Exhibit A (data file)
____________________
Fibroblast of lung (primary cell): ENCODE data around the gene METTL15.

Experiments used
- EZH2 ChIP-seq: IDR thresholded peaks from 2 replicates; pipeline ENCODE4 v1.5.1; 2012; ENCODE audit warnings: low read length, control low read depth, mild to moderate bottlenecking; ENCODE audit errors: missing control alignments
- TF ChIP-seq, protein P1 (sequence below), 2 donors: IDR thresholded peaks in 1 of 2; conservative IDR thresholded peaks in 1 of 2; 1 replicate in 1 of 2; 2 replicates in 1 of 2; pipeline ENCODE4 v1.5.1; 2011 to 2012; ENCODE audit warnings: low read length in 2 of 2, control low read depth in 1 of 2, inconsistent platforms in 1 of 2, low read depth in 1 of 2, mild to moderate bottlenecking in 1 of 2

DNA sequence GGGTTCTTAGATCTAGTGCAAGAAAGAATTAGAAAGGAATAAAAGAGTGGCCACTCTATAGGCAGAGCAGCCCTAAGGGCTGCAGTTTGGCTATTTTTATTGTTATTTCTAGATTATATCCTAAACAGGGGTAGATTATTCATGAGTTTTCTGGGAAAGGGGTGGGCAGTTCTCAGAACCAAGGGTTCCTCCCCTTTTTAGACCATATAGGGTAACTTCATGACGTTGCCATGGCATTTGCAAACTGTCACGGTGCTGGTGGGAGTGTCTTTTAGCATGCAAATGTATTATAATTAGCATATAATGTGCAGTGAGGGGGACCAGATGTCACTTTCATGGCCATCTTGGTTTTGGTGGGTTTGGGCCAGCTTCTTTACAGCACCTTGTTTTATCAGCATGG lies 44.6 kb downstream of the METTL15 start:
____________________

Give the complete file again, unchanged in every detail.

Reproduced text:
Fibroblast of lung (primary cell): ENCODE data around the gene METTL15.

Experiments used
- EZH2 ChIP-seq: IDR thresholded peaks from 2 replicates; pipeline ENCODE4 v1.5.1; 2012; ENCODE audit warnings: low read length, control low read depth, mild to moderate bottlenecking; ENCODE audit errors: missing control alignments
- TF ChIP-seq, protein P1 (sequence below), 2 donors: IDR thresholded peaks in 1 of 2; conservative IDR thresholded peaks in 1 of 2; 1 replicate in 1 of 2; 2 replicates in 1 of 2; pipeline ENCODE4 v1.5.1; 2011 to 2012; ENCODE audit warnings: low read length in 2 of 2, control low read depth in 1 of 2, inconsistent platforms in 1 of 2, low read depth in 1 of 2, mild to moderate bottlenecking in 1 of 2

DNA sequence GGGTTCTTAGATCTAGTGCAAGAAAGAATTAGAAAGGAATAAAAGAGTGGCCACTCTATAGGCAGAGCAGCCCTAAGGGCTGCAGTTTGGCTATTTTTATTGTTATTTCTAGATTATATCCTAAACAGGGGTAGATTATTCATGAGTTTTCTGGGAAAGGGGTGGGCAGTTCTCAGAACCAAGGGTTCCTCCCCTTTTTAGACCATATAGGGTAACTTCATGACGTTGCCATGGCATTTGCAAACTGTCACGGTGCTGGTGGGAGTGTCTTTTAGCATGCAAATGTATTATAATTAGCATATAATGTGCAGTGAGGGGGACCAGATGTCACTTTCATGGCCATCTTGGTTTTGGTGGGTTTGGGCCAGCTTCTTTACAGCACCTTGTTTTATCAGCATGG lies 44.6 kb downstream of the METTL15 start: